Okay first, I want you to read that link I posted above :)

- rebeccaxhawaii

okay sorry im reading it

- johnweldon1993

Lol it's okay...math cheating on me it's cool ;P

- rebeccaxhawaii

actually the class is having time of prayer so yeah i guess they are similar lol

- johnweldon1993

XDDDDD lol *foot in mouth* XDDD

- rebeccaxhawaii

okay i think i got it

- johnweldon1993

Okay...so
I want a quadratic with 2 real IRRATIONAL solutions...

- rebeccaxhawaii

what is that

- johnweldon1993

Lol your original question
"One function, f(x), with two real rational solutions.
One function, g(x), with two real irrational solutions.
One function, h(x), with two complex solutions."
So we need those...based on what you read...how can we do the g(x) one?

- rebeccaxhawaii

when we plug it in and check it it will work but idk how to get a problem like that

- johnweldon1993

Okay...so based on what you read...if we have some function
\(\large ax^2 + bx + c\) where the discriminant is \(\large b^2 - 4ac\)
If the discriminant is greater than 0 and not a perfect square...we will have our g(x) satisfied
So we just pick random numbers for a,b and c until we make that work

- rebeccaxhawaii

REBECCA WORDS PLS

- johnweldon1993

Lol no these are JOHN WORDS!!!
But i mean, you should get that though, based on the link you read

- rebeccaxhawaii

expecting me to read johnny dont expect miracles

- rebeccaxhawaii

jk ima look again

- johnweldon1993

Remember my example I did before
I chose random numbers for a,b and c where after calculating \(\large b^2 - 4ac\) I got a number greater than 0 that wasnt a perfect square...so it would have worked for g(x)
I'll repost it
So g(x) has to be 2 real irrational solutions
\[\large ax^2+bx+c\]
I need some a,b and c that make \(\large b^2−4ac\) a number > 0
so hmm...lets do b = 6 , a = 1 and c = 2 *just completely random numbers* let see if it works?
\[\large b^2−4ac→6^2−4(1)(2)→36−8→28\]
Since that is a number > 0 and we know 28 is NOT a perfect square
\(\large x^2+6x+2\) Will have 2 real irrational numbers

- rebeccaxhawaii

wo complex roots ?

- rebeccaxhawaii

two *

- johnweldon1993

Are you saying you want to do that next? Because that is not what I just did above...that was for the 2 REAL irrational roots

- rebeccaxhawaii

IM SO CONFUSED

- johnweldon1993

Okay forget everything so far
Focus on this equation \(\large b^2 - 4ac\)
Give me 3 random numbers that I can plug in for a,b and c

- rebeccaxhawaii

this is my type of learning

- rebeccaxhawaii

okay 593

- johnweldon1993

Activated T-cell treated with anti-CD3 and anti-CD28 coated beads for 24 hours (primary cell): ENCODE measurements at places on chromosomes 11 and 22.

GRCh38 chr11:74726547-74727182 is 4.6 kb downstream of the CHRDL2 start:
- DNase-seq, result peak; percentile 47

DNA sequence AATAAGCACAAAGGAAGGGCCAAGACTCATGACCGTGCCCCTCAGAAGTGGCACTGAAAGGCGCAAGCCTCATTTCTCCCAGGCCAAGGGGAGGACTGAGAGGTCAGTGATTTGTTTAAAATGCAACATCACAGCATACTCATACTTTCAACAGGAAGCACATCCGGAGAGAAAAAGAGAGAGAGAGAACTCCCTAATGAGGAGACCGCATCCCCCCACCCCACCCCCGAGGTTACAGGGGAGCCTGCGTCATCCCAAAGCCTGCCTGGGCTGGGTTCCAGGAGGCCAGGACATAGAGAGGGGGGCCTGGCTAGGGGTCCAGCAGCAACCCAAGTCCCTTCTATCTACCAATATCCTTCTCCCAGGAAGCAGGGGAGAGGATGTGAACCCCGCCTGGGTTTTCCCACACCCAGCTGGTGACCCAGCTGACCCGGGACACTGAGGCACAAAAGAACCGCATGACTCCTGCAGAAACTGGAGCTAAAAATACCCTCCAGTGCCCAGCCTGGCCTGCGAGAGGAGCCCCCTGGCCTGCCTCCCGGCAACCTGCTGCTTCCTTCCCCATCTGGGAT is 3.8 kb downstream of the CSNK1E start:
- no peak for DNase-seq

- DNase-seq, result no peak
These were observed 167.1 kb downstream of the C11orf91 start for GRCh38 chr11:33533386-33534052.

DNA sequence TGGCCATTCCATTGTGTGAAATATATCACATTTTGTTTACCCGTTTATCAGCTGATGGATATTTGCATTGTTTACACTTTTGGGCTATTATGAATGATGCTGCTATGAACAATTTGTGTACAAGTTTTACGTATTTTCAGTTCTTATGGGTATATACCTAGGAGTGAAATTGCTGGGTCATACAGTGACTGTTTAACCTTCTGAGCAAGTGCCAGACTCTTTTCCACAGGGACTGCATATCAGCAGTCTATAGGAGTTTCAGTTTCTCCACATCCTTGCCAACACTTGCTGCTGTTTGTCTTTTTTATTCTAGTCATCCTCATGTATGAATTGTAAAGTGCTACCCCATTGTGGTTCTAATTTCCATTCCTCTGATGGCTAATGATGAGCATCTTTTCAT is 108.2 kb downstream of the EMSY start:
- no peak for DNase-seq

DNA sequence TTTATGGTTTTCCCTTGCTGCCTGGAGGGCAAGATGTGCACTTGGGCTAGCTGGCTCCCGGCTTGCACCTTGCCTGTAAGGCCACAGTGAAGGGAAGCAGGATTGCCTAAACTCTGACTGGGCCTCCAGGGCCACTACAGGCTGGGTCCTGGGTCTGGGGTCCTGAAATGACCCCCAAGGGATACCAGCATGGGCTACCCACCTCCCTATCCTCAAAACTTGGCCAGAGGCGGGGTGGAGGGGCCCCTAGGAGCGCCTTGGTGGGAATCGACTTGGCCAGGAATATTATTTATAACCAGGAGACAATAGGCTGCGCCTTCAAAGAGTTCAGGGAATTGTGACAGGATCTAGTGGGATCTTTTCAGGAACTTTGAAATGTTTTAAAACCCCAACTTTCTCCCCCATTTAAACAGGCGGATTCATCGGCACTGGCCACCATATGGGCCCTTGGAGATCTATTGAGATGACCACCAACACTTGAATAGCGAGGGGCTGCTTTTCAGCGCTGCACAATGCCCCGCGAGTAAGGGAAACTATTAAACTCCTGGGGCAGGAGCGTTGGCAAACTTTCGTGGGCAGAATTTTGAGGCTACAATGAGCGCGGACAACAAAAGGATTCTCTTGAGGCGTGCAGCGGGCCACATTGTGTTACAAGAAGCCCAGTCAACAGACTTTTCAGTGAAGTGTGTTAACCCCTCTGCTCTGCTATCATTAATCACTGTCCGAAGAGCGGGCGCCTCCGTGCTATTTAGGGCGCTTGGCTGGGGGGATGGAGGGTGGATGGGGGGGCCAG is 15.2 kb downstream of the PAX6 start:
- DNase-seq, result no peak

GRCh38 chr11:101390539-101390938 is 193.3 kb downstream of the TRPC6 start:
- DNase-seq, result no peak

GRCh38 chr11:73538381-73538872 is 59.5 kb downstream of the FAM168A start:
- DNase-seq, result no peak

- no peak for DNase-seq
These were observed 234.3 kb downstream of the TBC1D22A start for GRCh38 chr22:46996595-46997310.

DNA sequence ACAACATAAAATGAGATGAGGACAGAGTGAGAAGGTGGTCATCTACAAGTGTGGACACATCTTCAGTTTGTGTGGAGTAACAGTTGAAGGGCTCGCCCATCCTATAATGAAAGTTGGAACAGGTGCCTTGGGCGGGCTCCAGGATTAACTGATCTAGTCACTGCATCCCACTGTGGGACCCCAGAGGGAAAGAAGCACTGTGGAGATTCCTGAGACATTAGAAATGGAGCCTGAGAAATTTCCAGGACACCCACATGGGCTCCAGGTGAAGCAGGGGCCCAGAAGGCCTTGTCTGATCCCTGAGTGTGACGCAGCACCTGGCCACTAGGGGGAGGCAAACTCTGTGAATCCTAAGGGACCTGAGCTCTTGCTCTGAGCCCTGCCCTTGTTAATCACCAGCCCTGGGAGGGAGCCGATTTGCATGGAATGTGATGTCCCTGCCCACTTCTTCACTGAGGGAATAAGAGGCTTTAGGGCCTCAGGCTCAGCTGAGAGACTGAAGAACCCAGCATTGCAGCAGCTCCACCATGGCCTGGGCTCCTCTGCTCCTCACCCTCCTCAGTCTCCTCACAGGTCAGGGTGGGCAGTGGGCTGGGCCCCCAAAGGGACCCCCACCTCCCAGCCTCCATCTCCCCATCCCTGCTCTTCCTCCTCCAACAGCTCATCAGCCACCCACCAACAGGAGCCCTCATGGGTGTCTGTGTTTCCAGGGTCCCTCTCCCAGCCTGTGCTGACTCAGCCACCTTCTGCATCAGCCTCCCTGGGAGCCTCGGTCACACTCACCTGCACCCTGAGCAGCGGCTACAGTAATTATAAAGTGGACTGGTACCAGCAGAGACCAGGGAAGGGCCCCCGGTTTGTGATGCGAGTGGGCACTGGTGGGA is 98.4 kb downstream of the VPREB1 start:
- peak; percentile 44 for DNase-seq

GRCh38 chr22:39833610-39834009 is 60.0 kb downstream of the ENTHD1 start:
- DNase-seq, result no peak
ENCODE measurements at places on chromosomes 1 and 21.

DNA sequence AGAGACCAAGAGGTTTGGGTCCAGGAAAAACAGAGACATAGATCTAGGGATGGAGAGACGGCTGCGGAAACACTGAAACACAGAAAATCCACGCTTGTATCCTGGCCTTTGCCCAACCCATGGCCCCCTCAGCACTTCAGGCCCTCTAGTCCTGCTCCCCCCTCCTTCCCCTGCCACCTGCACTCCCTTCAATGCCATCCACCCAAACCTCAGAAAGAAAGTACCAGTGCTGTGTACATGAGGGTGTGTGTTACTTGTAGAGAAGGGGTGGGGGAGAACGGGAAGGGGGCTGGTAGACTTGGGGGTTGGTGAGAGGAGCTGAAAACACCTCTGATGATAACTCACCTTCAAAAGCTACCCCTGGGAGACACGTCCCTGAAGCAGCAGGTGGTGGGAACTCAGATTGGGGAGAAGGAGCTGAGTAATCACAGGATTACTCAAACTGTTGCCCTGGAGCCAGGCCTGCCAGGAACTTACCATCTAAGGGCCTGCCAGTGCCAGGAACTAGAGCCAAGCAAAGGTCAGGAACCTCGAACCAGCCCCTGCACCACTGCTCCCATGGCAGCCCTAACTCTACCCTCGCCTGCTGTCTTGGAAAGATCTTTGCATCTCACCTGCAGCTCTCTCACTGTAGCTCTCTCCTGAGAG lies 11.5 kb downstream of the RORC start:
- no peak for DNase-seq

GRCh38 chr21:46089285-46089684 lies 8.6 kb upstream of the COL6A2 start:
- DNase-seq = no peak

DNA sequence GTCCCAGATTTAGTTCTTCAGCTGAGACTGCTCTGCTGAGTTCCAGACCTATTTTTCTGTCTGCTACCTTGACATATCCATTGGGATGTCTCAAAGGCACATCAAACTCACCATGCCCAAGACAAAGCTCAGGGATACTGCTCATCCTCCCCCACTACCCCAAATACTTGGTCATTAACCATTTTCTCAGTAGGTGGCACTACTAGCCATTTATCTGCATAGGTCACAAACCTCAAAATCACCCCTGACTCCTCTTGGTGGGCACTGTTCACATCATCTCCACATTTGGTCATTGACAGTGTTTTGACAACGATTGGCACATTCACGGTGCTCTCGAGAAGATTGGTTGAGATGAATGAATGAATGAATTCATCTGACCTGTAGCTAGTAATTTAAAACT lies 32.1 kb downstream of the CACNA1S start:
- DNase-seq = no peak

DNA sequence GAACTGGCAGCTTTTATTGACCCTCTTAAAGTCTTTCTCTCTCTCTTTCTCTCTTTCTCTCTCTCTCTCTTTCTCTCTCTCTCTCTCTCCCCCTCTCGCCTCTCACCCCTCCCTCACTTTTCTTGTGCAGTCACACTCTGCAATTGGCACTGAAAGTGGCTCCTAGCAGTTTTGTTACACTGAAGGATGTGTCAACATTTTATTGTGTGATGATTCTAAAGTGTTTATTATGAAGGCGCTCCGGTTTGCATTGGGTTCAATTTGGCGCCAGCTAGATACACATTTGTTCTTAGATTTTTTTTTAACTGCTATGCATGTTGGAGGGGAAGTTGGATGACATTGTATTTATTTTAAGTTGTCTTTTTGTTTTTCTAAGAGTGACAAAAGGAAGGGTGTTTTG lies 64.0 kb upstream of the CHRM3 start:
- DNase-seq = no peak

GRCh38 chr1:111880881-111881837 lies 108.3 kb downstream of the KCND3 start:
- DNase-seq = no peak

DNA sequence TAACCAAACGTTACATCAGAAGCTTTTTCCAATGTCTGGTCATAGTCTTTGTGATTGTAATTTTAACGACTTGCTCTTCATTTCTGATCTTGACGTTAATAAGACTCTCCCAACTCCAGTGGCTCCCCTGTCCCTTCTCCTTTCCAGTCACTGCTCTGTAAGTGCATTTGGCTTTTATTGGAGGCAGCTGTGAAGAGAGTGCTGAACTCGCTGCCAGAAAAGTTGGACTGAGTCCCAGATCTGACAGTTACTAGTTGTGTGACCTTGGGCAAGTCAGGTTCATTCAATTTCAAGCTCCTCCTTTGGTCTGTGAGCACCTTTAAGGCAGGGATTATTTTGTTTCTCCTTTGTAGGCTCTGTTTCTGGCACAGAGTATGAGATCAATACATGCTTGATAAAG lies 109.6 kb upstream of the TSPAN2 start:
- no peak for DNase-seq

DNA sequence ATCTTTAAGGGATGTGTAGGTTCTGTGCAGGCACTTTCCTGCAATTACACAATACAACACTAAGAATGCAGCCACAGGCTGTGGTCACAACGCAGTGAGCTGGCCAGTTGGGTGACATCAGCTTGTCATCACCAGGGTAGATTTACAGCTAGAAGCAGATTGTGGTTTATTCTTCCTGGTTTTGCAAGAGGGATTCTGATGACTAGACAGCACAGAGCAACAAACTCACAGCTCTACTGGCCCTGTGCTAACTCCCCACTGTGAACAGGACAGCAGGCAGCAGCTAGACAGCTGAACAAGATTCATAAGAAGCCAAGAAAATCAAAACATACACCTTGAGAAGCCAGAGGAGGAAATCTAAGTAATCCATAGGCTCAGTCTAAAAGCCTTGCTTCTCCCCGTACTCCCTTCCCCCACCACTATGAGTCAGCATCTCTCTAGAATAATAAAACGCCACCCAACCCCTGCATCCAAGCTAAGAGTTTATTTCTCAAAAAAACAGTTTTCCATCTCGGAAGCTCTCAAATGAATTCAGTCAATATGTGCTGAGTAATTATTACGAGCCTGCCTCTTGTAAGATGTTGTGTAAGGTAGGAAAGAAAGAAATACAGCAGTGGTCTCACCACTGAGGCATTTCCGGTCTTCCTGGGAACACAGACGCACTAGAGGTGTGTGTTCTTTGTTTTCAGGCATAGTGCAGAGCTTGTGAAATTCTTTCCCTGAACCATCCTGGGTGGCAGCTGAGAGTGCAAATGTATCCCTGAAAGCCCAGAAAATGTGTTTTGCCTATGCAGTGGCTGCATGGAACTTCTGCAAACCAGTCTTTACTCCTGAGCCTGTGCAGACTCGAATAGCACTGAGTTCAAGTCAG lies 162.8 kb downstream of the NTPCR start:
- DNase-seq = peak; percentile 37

Lol I'm gonna get you through this hun :P
Okay so you're giving me 5 for a 9 for b and 3 for c right?

- rebeccaxhawaii

indeedy

- johnweldon1993

Okay
So with a = 5, b = 9 and c = 3
From this equation \(\large b^2 - 4ac\) that would give me
\[\large 9^2 - 4(5)(3) = 81 - 60 = 21\]
Good so far?

- rebeccaxhawaii

yes

- johnweldon1993

Okay...now comes the learning part
When \(\large b^2 - 4ac\) turns out to be greater than 0...and not a perfect square, then we would get 2 real irrational roots
Dont worry about why for now....just tell me if you accept that :)

- rebeccaxhawaii

wait so how is it a perfect square ?

- rebeccaxhawaii

i understand everything else

- johnweldon1993

Tell me what a perfect square is :)

- rebeccaxhawaii

|dw:1446577027112:dw|

- johnweldon1993

XD you're perfect XD

- johnweldon1993

Okay...but should i take that to mean you're not sure what a perfect square number is?

- rebeccaxhawaii

64

- johnweldon1993

Okay good...and the reason is because we know 8^2 = 64 right?

- rebeccaxhawaii

yes

- johnweldon1993

Perfect, we're getting there :)
So in the numbers you gave me...and I went through the equation and got 21 as an answer...is 21 a perfect square?

- rebeccaxhawaii

no its not

- johnweldon1993

Right!!!
So, we went through the equation...and got a number GREATER than 0....AND it was NOT a perfect square....from that link I gave you....that means we will have 2 real irrational roots

- rebeccaxhawaii

okay yay i get it so far

- johnweldon1993

Okay good...lets finish that one up
You gave me a = 5, b = 9 and c = 3
Now we just need to plug those into the equation for the actual function...because that \(\large b^2 - 4ac\) was just for the first part...now the second part is using the equation
\(\large ax^2 + bx + c\) we just need to pug in the a,b and c you gave me
So the function would be
\(\large 5x^2 + 9x + 3\)

- rebeccaxhawaii

yes

- johnweldon1993

Okay good! that's 1 done......we have g(x) done
Now lets work on f(x)
So again...give me 3 random numbers

- rebeccaxhawaii

im gonna write this down

- johnweldon1993

Okay, I'll hang on for a bit :)

- rebeccaxhawaii

so what after a bit you just gonna leave okay i see how it is

- johnweldon1993

Lol haha I was giving you time to write it down you butt!! ;P

- rebeccaxhawaii

hah jk but my numbers are 274

- johnweldon1993

;P
Okay so lets try it out
a=2
b=7
c=4
So now...after we go through the \(\large b^2 - 4ac\) we WANT a number greater than 0...but we also want a perfect square this time...because that will give us 2 real rational solutions like we want for fx)
So lets try it
\(\large 7^2 - 4(2)(4) = 49 - 32 = 17\) sadly not a perfect square...so we need new numbers :)

- rebeccaxhawaii

924

- johnweldon1993

Okay
a=9
b=2
c=4